Krieps avoided hiring an American agent until early 2020. She attributes the choice to fear, but it could just as well have been another act of nonconformity. In an age when everyone seems to be chasing some semblance of fame, why submit to the cliché? Of course, because Krieps made such a lasting impression circa 2017, the floodgates opened as soon as she decided she was ready.
Old, a new M. Night Shyamalan concoction that hits theaters July 23, marks her biggest stateside role since Phantom Thread. Next month, she’ll appear as a political activist — hence her youthful recollections — in the Netflix action thriller Beckett starring John David Washington and Alicia Vikander. Meanwhile, cinephiles have their eyes on Bergman Island, a relationship drama that premiered to raves last week at the prestigious Cannes Film Festival. And she has a crucial role in The Survivor, a biopic about World War II–era boxer Harry Haft (Ben Foster) that will premiere at the Toronto International Film Festival in September.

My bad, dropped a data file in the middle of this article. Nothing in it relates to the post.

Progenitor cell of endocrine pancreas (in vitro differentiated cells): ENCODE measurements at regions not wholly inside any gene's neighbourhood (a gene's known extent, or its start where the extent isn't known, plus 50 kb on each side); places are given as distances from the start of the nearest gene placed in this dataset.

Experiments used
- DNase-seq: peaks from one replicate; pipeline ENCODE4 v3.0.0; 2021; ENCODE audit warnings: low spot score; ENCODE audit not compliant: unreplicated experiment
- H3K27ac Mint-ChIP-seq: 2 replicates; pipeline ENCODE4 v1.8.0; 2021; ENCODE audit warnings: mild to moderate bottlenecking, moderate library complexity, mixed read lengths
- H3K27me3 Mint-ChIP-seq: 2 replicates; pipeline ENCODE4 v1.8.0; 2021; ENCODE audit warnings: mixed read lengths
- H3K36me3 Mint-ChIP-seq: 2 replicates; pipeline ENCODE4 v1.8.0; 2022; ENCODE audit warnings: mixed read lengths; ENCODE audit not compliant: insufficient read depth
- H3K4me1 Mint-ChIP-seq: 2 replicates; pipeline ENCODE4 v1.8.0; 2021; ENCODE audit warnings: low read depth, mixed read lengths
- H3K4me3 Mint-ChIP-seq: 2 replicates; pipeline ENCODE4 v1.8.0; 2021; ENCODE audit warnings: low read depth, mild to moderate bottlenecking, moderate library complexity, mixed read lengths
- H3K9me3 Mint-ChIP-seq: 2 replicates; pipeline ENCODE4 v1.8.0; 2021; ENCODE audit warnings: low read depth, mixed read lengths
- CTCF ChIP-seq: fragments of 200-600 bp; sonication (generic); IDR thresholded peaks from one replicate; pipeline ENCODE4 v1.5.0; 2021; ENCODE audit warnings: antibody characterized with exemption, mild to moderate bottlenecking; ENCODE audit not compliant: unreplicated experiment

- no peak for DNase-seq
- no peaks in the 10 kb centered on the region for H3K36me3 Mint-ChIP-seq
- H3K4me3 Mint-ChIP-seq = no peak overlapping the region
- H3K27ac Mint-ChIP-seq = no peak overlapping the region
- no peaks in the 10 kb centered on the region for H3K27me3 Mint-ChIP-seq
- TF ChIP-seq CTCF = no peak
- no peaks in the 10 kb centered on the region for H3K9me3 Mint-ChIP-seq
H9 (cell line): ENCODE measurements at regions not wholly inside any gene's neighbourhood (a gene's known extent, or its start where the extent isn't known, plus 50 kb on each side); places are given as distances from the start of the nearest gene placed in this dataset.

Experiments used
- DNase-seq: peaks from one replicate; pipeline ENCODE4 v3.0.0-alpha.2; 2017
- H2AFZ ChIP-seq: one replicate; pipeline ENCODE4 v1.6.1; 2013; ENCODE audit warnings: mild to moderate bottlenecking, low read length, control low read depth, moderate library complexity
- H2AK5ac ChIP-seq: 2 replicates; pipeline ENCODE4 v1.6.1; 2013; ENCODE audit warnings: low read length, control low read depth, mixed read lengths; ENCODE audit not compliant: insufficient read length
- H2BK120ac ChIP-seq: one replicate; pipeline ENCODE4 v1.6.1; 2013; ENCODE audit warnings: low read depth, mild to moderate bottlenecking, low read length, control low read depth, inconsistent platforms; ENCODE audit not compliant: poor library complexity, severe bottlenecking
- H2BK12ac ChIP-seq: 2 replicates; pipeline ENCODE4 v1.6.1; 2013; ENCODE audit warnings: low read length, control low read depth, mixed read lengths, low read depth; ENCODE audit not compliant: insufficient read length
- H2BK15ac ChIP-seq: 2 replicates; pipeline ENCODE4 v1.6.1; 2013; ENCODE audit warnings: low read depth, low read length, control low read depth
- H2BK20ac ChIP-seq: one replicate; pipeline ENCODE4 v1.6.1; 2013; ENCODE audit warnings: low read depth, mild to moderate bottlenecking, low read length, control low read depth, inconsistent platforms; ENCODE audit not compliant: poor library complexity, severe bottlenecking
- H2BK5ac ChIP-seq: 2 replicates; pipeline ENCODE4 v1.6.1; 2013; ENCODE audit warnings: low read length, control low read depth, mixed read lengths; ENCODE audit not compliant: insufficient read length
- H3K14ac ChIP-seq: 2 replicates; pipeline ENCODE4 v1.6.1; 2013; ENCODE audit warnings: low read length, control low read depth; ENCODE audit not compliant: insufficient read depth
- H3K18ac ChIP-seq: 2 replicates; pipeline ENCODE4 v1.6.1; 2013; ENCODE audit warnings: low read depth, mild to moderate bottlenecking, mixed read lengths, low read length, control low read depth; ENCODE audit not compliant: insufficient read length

If Phantom Thread summoned Krieps’s unyielding composure, Old demanded the opposite. She plays a museum curator vacationing at a tropical resort with her husband (Gael García Bernal) and their two children. The couple, Prisca and Guy, are headed for divorce, unable to navigate the obstacles foisted on them by time. When the resort manager (Gustaf Hammasten) invites them to an exclusive beach where they’re meant to spend the day lounging in privacy with a few other guests, Shyamalanian mysteries intervene. A dead body washes ashore, the kids start aging at alarming rates, and the guests realize they are stranded on the island with no cell reception. Krieps spends much of the film in a panic.